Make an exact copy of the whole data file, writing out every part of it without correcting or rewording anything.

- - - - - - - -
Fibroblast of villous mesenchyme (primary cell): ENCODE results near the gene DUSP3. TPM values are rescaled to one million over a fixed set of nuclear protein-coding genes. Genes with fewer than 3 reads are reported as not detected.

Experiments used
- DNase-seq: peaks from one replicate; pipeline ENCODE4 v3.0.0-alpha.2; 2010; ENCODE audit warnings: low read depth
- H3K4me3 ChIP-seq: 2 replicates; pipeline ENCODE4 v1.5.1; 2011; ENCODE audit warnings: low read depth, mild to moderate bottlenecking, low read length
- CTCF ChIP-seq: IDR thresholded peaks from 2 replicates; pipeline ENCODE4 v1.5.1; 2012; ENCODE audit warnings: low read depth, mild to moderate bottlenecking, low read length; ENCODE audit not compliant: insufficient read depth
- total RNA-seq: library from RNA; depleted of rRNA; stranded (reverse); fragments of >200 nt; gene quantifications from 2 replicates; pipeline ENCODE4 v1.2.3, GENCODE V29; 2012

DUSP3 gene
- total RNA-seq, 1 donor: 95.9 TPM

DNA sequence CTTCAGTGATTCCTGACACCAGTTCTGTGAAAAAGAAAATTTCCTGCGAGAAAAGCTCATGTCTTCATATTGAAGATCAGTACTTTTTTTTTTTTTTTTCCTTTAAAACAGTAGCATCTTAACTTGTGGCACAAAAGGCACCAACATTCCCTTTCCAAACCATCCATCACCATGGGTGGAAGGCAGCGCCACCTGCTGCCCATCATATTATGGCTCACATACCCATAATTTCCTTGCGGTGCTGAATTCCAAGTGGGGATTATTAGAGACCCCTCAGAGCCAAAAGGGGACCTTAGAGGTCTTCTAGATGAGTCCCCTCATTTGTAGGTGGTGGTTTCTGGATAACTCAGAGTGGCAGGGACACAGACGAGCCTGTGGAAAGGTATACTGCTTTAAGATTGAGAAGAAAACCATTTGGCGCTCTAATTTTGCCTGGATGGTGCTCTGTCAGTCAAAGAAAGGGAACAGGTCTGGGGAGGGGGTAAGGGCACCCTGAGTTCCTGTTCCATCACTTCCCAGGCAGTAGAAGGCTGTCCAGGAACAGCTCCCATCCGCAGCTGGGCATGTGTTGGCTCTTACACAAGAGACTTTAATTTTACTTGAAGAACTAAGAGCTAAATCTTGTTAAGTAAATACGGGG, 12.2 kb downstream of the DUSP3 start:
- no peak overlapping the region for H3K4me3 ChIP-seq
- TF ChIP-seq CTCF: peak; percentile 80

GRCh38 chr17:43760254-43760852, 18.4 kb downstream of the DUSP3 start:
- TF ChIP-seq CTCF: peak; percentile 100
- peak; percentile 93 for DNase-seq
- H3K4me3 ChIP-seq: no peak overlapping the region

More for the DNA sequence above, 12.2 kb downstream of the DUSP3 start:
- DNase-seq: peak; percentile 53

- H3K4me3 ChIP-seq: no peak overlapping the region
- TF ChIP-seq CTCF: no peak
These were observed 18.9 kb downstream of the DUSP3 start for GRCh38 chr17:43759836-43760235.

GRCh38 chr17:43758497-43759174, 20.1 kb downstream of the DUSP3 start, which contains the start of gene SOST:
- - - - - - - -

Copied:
Fibroblast of villous mesenchyme (primary cell): ENCODE results near the gene DUSP3. TPM values are rescaled to one million over a fixed set of nuclear protein-coding genes. Genes with fewer than 3 reads are reported as not detected.

Experiments used
- DNase-seq: peaks from one replicate; pipeline ENCODE4 v3.0.0-alpha.2; 2010; ENCODE audit warnings: low read depth
- H3K4me3 ChIP-seq: 2 replicates; pipeline ENCODE4 v1.5.1; 2011; ENCODE audit warnings: low read depth, mild to moderate bottlenecking, low read length
- CTCF ChIP-seq: IDR thresholded peaks from 2 replicates; pipeline ENCODE4 v1.5.1; 2012; ENCODE audit warnings: low read depth, mild to moderate bottlenecking, low read length; ENCODE audit not compliant: insufficient read depth
- total RNA-seq: library from RNA; depleted of rRNA; stranded (reverse); fragments of >200 nt; gene quantifications from 2 replicates; pipeline ENCODE4 v1.2.3, GENCODE V29; 2012

DUSP3 gene
- total RNA-seq, 1 donor: 95.9 TPM

DNA sequence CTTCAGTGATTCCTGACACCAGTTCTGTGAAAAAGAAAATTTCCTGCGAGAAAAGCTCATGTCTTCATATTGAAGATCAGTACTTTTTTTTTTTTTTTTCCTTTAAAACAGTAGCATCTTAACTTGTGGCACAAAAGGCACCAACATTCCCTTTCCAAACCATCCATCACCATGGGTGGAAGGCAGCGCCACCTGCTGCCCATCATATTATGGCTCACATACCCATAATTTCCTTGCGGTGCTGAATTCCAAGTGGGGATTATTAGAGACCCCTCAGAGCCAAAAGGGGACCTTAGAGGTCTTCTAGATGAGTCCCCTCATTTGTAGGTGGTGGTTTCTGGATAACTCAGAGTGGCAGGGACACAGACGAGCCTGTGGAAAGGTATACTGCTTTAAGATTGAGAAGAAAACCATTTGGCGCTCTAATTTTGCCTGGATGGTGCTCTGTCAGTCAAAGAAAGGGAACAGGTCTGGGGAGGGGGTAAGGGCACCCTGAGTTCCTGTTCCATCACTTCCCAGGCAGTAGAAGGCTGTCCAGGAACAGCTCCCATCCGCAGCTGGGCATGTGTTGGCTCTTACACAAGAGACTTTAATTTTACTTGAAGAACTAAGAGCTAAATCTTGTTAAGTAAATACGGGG, 12.2 kb downstream of the DUSP3 start:
- no peak overlapping the region for H3K4me3 ChIP-seq
- TF ChIP-seq CTCF: peak; percentile 80

GRCh38 chr17:43760254-43760852, 18.4 kb downstream of the DUSP3 start:
- TF ChIP-seq CTCF: peak; percentile 100
- peak; percentile 93 for DNase-seq
- H3K4me3 ChIP-seq: no peak overlapping the region

More for the DNA sequence above, 12.2 kb downstream of the DUSP3 start:
- DNase-seq: peak; percentile 53

- H3K4me3 ChIP-seq: no peak overlapping the region
- TF ChIP-seq CTCF: no peak
These were observed 18.9 kb downstream of the DUSP3 start for GRCh38 chr17:43759836-43760235.

GRCh38 chr17:43758497-43759174, 20.1 kb downstream of the DUSP3 start, which contains the start of gene SOST: